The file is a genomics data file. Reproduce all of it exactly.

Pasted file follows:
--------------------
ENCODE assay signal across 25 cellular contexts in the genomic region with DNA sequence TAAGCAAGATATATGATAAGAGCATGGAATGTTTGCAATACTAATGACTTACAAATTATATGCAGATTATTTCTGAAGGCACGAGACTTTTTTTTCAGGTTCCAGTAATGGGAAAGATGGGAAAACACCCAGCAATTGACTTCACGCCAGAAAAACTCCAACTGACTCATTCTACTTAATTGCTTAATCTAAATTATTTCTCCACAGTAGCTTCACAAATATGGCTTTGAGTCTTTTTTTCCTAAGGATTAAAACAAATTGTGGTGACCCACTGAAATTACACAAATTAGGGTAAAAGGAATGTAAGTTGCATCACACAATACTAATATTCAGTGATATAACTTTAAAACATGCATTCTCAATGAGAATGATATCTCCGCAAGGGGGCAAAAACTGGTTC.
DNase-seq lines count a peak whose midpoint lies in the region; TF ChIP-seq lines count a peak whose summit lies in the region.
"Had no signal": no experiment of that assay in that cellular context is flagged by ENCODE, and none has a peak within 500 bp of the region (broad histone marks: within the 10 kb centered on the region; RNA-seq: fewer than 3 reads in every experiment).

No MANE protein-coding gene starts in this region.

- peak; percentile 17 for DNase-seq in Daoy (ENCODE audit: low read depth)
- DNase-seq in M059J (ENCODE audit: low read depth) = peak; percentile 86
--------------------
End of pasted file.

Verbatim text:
ENCODE assay signal across 25 cellular contexts in the genomic region with DNA sequence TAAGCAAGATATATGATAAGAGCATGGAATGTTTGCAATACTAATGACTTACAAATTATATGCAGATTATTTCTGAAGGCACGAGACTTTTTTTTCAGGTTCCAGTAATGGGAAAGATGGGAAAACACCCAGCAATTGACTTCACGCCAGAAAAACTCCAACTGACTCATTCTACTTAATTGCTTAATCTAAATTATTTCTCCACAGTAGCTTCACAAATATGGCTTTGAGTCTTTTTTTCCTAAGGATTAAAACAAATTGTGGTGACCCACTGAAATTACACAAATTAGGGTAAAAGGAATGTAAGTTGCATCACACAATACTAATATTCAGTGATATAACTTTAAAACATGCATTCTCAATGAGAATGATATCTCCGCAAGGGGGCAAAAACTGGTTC.
DNase-seq lines count a peak whose midpoint lies in the region; TF ChIP-seq lines count a peak whose summit lies in the region.
"Had no signal": no experiment of that assay in that cellular context is flagged by ENCODE, and none has a peak within 500 bp of the region (broad histone marks: within the 10 kb centered on the region; RNA-seq: fewer than 3 reads in every experiment).

No MANE protein-coding gene starts in this region.

- peak; percentile 17 for DNase-seq in Daoy (ENCODE audit: low read depth)
- DNase-seq in M059J (ENCODE audit: low read depth) = peak; percentile 86